HALT AND CATCH FIRE was a very little-watched show about brilliant folks navigating Silicon Valley at the beginning of the personal computer revolution, as well as the burgeoning world of the Internet.
There is a lot of strife on display in the show, especially between Joe who is a wanna-be Steve Jobs with severe emotional issues, played by the charismatic Lee Pace, and Cameron — Cam — an exceptional programmer who also has a creative heart. Mackenzie Davis, who embodies Cam, reflects the spark in one’s eyes when they have a revelation. She adeptly conveys the frustration that she constantly feels, partially because of the modern male-dominated tech industry, but also because she does not like to feel boxed in.
Signal to Noise — the second episode of the final season — encapsulates the heart of the show. Its focus is on a phone call between Cam and Joe. Cam calls Joe late at night because of recent life changes. They start talking. Cam falls asleep on her tethered, corded phone without hanging up. Joe stays on the line via his chunky cellular phone until she wakes up in the morning.
When she does wake up, they talk for hours and hours, learning more about each other, feeling each other out and comforting each other.
That’s the underlying theme of HALT AND CATCH FIRE, that technology can be used to communicate and bring folks together in ways that were previously impossible.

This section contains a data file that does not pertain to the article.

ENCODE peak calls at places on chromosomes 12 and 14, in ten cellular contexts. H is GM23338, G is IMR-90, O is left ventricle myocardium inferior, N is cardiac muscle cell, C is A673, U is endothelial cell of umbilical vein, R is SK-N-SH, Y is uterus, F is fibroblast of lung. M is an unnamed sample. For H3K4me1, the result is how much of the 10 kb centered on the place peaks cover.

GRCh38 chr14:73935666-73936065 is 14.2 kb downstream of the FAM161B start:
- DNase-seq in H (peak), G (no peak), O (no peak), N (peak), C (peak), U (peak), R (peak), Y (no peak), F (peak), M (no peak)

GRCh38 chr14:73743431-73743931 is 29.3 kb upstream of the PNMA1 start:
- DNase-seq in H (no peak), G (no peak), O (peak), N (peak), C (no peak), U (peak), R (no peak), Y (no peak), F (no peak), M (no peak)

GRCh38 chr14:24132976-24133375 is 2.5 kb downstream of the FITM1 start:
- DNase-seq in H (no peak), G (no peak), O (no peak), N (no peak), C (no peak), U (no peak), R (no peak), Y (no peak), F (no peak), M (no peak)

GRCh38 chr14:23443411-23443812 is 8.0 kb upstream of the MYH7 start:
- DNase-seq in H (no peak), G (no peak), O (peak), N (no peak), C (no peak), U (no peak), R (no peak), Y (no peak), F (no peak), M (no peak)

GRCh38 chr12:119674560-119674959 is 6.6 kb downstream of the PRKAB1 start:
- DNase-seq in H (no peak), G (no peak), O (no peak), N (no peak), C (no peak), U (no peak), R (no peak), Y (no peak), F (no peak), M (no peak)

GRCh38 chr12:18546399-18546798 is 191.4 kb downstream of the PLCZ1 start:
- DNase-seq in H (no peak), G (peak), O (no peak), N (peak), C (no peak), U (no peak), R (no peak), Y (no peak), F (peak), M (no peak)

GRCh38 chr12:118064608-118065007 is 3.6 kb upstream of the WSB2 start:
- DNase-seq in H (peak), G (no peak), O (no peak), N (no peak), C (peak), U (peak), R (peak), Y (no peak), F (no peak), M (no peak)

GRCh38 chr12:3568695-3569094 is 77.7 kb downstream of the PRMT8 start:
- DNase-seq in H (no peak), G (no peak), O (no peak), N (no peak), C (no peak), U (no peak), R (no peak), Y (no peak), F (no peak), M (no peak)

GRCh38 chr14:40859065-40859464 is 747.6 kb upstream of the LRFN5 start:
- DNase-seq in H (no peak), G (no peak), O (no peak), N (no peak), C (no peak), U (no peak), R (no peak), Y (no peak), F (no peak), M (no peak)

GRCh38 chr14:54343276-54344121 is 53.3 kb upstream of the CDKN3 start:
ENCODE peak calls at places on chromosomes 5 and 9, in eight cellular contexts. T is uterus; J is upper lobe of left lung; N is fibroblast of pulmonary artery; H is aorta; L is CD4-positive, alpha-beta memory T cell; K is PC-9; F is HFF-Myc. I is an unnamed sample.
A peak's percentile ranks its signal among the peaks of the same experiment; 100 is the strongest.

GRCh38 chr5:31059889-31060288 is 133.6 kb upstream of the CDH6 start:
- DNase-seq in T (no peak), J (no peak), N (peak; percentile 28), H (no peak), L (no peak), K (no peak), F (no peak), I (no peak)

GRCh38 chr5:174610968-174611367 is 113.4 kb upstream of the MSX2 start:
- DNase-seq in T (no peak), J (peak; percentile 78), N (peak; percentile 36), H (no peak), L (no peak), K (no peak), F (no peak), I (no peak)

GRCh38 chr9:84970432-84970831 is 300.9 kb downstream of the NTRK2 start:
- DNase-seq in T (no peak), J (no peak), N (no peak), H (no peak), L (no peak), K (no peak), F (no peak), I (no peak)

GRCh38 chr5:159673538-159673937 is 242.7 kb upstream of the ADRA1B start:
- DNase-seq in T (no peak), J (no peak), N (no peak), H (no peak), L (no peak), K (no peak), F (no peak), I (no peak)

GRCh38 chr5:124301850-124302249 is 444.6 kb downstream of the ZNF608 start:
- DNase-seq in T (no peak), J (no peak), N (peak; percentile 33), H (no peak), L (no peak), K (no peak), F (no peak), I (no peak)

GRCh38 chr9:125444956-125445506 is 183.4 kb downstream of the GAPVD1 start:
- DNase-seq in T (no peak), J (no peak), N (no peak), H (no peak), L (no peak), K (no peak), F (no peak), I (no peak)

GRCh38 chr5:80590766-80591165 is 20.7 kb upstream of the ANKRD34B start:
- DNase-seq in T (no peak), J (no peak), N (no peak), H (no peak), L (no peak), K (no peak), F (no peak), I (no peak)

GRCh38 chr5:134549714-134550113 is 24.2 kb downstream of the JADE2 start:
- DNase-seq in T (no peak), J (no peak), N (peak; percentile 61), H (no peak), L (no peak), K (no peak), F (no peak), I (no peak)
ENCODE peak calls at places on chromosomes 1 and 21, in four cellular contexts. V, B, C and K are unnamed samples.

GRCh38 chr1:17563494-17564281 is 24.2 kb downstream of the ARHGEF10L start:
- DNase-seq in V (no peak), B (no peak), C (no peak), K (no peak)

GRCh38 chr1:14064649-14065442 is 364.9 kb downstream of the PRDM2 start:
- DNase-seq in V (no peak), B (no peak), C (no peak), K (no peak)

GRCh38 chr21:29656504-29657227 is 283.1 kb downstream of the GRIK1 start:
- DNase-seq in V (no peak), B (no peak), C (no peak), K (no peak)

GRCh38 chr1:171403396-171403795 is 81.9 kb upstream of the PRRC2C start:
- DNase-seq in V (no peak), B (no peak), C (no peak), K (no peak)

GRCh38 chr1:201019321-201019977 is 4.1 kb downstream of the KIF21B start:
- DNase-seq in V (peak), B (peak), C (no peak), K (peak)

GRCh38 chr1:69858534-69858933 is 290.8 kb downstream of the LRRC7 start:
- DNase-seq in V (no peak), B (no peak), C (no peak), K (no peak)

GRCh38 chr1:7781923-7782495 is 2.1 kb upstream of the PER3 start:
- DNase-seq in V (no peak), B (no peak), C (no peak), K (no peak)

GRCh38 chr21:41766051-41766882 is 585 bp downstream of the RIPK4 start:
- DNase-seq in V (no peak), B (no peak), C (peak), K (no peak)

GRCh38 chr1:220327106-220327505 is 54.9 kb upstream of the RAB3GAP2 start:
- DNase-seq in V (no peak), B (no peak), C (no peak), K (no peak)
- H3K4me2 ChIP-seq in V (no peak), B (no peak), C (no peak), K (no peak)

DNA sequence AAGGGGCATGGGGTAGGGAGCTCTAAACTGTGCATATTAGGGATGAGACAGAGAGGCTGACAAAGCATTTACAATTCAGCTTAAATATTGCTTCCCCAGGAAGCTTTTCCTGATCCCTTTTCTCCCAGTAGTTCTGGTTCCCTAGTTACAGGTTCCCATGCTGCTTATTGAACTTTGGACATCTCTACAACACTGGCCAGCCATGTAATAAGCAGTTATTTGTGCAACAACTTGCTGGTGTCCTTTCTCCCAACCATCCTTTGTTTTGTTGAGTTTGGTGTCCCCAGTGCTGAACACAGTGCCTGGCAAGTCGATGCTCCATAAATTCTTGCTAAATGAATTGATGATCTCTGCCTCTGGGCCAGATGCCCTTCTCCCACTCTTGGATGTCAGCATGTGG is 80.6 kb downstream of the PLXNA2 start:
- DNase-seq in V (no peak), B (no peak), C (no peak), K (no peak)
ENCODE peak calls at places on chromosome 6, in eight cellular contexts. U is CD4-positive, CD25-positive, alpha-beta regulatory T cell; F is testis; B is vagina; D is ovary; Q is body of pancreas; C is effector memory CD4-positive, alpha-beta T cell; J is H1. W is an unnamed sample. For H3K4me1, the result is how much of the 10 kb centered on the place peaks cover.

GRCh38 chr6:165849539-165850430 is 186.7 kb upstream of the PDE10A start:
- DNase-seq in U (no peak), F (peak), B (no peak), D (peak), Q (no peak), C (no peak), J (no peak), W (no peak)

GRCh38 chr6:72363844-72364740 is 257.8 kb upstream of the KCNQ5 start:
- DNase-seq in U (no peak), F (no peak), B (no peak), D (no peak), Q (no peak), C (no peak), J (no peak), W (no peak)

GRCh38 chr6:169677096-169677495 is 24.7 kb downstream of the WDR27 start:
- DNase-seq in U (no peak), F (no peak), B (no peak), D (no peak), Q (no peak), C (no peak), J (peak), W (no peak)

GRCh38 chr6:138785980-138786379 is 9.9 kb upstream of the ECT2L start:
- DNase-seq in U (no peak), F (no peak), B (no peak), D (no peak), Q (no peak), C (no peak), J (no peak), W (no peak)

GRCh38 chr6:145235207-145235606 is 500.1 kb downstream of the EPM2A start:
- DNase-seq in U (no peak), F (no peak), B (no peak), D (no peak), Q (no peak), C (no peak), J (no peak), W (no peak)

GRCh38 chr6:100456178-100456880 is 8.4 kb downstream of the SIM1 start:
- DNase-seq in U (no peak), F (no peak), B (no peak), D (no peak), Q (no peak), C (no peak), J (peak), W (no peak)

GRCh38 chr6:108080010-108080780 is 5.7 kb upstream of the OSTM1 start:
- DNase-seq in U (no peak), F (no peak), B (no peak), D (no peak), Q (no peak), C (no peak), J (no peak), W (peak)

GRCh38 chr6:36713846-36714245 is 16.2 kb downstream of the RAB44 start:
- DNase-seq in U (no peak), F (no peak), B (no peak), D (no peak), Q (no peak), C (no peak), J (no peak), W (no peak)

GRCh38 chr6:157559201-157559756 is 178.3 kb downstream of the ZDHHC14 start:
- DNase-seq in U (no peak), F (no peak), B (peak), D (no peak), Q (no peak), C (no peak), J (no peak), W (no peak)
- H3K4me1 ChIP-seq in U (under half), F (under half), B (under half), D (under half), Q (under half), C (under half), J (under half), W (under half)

I told my wife that she should really watch this episode, despite the fact that she hadn’t watched much of the show previously.
When she watched it, she remarked:
My wife and I first met through friends. It was not matchmaking — she was friends with folks I’d recently met and she was in town for a very short time, but knew she’d return a few months later.
All of us went to an ATARI TEENAGE RIOT show and were showered with Alec Empire’s backwash, which is something you more readily accept when you’re young than say, now.
Matters escalated but not the way you think, and that’s all I’ll say about that.
My now-wife tracked down my phone number via directory assistance, which I doubt you can do now.
I answered the call via a very 90s translucent, candy-colored, nicotine-stained corded phone and we would talk for hours. Not two or three hours, but over ten hours and until dawn, much like Joe and Cam.
We’ve been together for many, many years now. We’ve always worked together, from wrangling bands to putting on club nights, to day drinking while going garagesaling, playing GRIM FANDANGO and SYBERIA together, reading each other’s writing drafts and wrangling fabric and aiding in non-conventional public artworks and even being on TV. We have done a lot together — we have put in a lot of work — and I’m proud of what we have accomplished as partners.
We were married on this very day, ten years ago.
If you’ve read prior posts, you may have noticed that life has been pretty rocky for me these past few years, and not because of the pandemic. (Yes, that didn’t help.) I’ve been dealing with a lot of therapy, a lot of mental processing, a lot of diagnoses, a lot of internal confrontation and recalibration, and a lot of coping mechanisms. Also, my coming out has only added to the emotional weight.
It has been a lot for her to endure. She’s been there for all of it, communicative and supporting and accepting and loving, even if what I’m going through is sometimes confusing.
If it weren’t for her finding me through technology, by calling me up one night, we might have only met that one weekend and never talked to each other again. Instead, through technology, we were able to learn about each other and feel matters out and we’ve been married for ten years now and, hopefully, many more.